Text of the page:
• If you are in a regulated industry this lack of support from Microsoft may result in an officially recognized control failure by an internal or external audit body, leading to suspension of certifications, and/or public notification of your organization’s inability to maintain its systems and customer information. Running Windows XP may be considered a HIPAA violation.

So what should you do?

  • Start planning now to replace your Windows XP workstations. Very likely the system running Windows XP is old enough that it is more cost effective to buy new hardware than to just update the operating system. Take advantage of Microsoft’s buyback program and get back up to $350 per Windows 8 machine.
  • Send an email to sales@beinetworks.com and we’ll review your particular situation and make recommendations.
  • Consider the ramifications to your business if your data is compromised.

Update your iPhone (2/14)

Apple has released an update to all of their latest Operating Systems that fixes a bug that allows hackers to intercept your data. Called “A Man in the Middle Attack”, it can be thought of as today’s version of eavesdropping. iOS 7.0.6 for the iPhone/iPad and OS X10.9.2 (Maverick) for other Apple devices correct this security flaw. If you have an Apple device, you should update your Operating System immediately. For more information read this article.

Microsoft OneDrive (2/14)

Microsoft SkyDrive has been renamed OneDrive. The name change is the result of a British court ruling that the SkyDrive name infringed on a trademark held by British Sky Broadcasting Group. Users won’t experience any change in service and you don’t need to take any action, but we wanted to let you know about the new name. If you’re not already using OneDrive as part of Office 365, you can get it for free by going here. You just need a Microsoft account, which is free too!

Health IT News for Metro DC: January 2014 Choosing the best computer hardware for your practice (1/14)

Many of our clients keep their computer hardware for 3-5 years, so we really stress buying with that timeframe in mind. With Windows XP support ending in a few months many practices will be replacing old, aging workstations. (Consider attending our Windows XP Retirement Party Luncheon on February 5 at Wildfire Tysons.) This article offers some advice about making sure that you make smart decisions when you purchase new computer hardware.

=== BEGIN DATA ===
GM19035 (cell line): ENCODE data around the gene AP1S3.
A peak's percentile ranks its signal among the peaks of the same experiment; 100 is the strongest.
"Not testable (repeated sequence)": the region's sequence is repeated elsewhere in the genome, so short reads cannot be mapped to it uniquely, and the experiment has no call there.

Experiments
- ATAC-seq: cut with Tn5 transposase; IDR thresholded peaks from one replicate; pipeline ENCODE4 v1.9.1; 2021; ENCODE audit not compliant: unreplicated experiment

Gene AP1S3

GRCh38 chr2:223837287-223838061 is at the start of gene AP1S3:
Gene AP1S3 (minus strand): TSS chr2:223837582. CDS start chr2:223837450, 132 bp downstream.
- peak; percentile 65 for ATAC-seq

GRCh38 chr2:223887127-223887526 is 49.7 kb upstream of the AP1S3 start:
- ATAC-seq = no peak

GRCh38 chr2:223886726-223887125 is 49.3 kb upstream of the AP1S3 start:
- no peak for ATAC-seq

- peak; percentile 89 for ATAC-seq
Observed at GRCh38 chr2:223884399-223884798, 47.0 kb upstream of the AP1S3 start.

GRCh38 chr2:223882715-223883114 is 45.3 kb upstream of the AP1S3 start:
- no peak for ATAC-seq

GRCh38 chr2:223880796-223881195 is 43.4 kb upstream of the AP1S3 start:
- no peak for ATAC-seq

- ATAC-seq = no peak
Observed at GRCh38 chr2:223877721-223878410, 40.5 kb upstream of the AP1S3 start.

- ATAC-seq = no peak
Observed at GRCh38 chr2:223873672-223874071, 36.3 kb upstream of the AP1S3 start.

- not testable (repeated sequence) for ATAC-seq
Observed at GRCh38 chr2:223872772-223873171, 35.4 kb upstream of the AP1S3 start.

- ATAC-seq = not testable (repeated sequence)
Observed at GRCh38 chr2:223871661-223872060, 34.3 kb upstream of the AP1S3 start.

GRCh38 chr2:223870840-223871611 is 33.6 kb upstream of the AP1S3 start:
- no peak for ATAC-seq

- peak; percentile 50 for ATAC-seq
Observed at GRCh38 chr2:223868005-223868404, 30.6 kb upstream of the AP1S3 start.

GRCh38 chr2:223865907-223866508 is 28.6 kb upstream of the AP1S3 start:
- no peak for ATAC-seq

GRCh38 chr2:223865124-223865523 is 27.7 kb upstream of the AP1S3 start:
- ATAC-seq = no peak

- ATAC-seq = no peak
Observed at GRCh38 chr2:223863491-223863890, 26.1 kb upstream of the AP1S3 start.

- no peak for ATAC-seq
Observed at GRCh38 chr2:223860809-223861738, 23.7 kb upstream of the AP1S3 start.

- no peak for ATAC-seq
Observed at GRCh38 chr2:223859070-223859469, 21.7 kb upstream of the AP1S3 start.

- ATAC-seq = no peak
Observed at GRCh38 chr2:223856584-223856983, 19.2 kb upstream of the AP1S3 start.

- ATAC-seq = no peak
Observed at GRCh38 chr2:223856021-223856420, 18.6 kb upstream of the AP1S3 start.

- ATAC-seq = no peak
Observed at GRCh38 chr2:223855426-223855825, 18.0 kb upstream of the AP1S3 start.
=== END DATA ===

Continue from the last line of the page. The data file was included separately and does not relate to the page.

iOS in the car (1/14)

It has been reported for a while that Apple is working to incorporate iOS in the dashboards of several automobile manufacturers, eliminating the need for separate built-in navigation systems. Several developers have posted videos simulating the experience. Check this site for an overview. iOS in the Car is supposed to be introduced some time during 2014.

Why you should replace your Windows XP machines (1/14)

We’ve been talking about the end of Windows XP and Office 2003 for over a year now, but the time is almost at hand! As of April 8, Microsoft will no longer support Windows XP or Windows 2003.

What does this mean for you?

- Microsoft will not issue updates that address newly discovered security flaws in Windows XP or Office 2003. Hackers spend their time trying how to figure out how to exploit security holes and to embed viruses and other malware in software. As they do this, firms such as Microsoft issue updates that plug these holes. After April 8, 2014, Microsoft will no longer do this for Windows XP or Office 2003. If you are running Windows XP or Office 2003 after April 8 you will be more susceptible to viruses and other malware.

- Your computer will continue to run, it will just be more vulnerable.

- As more software and hardware manufacturers continue to optimize their products for more recent versions of Windows, you can expect to encounter greater numbers of applications and devices that do not work with Windows XP or work less efficiently on Windows XP.

- Most major antivirus vendors will continue to support Windows XP, but because Microsoft won’t issue security updates for Windows XP your network will still be at greater risk of attack and infection than it is today.

- If you are in a regulated industry this lack of support from Microsoft may result in an officially recognized control failure by an internal or external audit body, leading to suspension of certifications, and/or public notification of your organization’s inability to maintain its systems and customer information. Running Windows XP may be considered a HIPAA violation .

What should you do?

- Start planning now to replace your Windows XP workstations. Very likely the system running Windows XP is old enough that it is more cost effective to buy new hardware than to just update the operating system. Take advantage of Microsoft’s buyback program and get back up to $350 per Windows 8 machine.

- Consider attending our seminar on planning for Windows XP Retirement.

- Contact BEI and we’ll review your particular situation and make recommendations.

- Consider the ramifications to your business if your data is compromised.

Skip voicemail greetings (1/14)

Tired of listening to cell phone voice mail greetings? As long as you know someone’s carrier, you can use the following to skip the greeting:

- AT&T: press #

- Sprint: press 1

- T-Mobile: press #

- Verizon: press *

And now you can consider incorporating that into your voice mail message – for example “Press * to skip this message. You’ve reached John’s voice mail…”